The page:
Zuppa di Fagioli e Crostini di Formaggio [Italian Bean Soup and Cheesy Garlic Crostini]

by cakeduchess on January 5, 2011 · 33 comments

Good soup is good for the soul. I am not a vegetarian by any means, but every once in a while, my body craves lots of greens. And beans! A good chunk of Italian bread. Maybe having that bread smothered with olive oil, garlic, and two cheeses. That also will alleviate my craving! A gorgeous chunk of organic kale. That could really excite me!

I like my cakes, don’t get me wrong. It can seem like all we eat is cakes here at the Duchess cucina. Our lives our centered around food. Not just sweets. We eat some pretty good meals at home. Simple foods that are not processed. I try to cook for my kids the way my parents cooked for me and my in-laws cooked for my husband.

My children are picky eaters. At their young age, they can distinguish between a good sauce and a not so good sauce. If we are somewhere and there is a not so good sauce, they wrinkle their noses and say very quietly, “Mommy, that is schiffo (disgusting).” I am not endorsing those kind of comments. As long as they don’t offend anyone, they have a right to their opinion. Quietly, of course. One of the benefits of raising them on good food is that they don’t ask too often for junk food.

Sometimes you have little obstacles and big obstacles to deal with in your life. I am a huge people watcher. Before I had my kids and I had exorbitant amounts of free-time, I would sit and I would watch. At my leisure. In coffee shops, book stores, and the airport. Even crossing the street. I always would look and wonder what a person is hiding behind their smile or their sad eyes. I loved to read people’s eyes. That was my favorite hobby. Now when I am in those said places, my eyes are all over my kids! It’s funny how now my daughter is picking up on subtle nuances in people’s expressions. She will say, “Mommy, that lady doesn’t look too happy.” And then I will give my imaginary scenario for what is troubling that person.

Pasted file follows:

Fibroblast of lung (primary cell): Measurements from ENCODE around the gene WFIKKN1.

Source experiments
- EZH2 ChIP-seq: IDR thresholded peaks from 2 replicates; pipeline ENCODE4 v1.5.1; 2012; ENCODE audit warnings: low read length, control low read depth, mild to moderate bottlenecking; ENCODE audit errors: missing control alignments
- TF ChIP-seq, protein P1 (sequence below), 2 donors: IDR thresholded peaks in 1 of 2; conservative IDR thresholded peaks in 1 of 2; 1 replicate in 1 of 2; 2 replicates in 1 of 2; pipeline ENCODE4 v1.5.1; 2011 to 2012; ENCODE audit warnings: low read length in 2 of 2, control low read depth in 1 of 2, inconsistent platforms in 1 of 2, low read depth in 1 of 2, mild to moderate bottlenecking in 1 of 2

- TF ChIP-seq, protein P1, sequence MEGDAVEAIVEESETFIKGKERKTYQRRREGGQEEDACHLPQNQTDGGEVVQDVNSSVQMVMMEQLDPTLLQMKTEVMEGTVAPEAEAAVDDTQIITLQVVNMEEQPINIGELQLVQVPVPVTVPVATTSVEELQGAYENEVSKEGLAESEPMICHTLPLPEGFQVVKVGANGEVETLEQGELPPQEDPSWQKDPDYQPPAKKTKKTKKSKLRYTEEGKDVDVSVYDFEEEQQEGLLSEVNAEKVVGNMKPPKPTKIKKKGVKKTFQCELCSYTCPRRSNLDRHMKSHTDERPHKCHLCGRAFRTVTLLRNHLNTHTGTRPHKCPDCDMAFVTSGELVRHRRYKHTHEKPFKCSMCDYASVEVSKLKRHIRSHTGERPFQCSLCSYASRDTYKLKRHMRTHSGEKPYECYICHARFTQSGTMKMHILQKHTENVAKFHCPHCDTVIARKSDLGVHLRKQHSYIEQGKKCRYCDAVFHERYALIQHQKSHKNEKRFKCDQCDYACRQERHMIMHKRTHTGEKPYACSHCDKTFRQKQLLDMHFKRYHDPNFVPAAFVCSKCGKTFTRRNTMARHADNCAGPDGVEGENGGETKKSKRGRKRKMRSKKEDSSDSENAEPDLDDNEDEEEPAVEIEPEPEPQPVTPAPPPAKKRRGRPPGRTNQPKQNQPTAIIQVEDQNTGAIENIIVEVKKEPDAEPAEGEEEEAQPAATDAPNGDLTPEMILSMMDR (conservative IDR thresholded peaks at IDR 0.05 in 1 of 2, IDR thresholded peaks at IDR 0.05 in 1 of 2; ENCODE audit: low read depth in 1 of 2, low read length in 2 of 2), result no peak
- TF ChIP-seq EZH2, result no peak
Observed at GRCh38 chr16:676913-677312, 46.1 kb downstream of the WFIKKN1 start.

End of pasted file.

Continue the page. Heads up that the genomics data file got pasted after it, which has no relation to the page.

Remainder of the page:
When someone is treating me not so nicely, I have learned to take a moment and ask myself, “What is really bothering this person?” Do I have to react? Is it worth it? Could it really be me that is annoying the heck out of them? Maybe this person just lost their job or a loved one. Maybe they had a not so pleasant call from the doctor’s office. Could it be they suffered recently a broken heart?
Our time here is undetermined. I plan on spending my time, whatever the amount is, enjoying each day something delicious with my family. With my husband, we will continue to teach our children what really is good food. Simple things like breaking a good loaf of bread at the table and having some olives that Nonna Teresa just sent us from Italy. Our olives. Olives from olive trees that my husband’s Nonno Giuseppe tended to his entire life in Calabria. A wonderful, heart-warming soup. And of course, delicious cake that I made with my little helpers. Those are precious moments. Moments with good food that is good for your soul.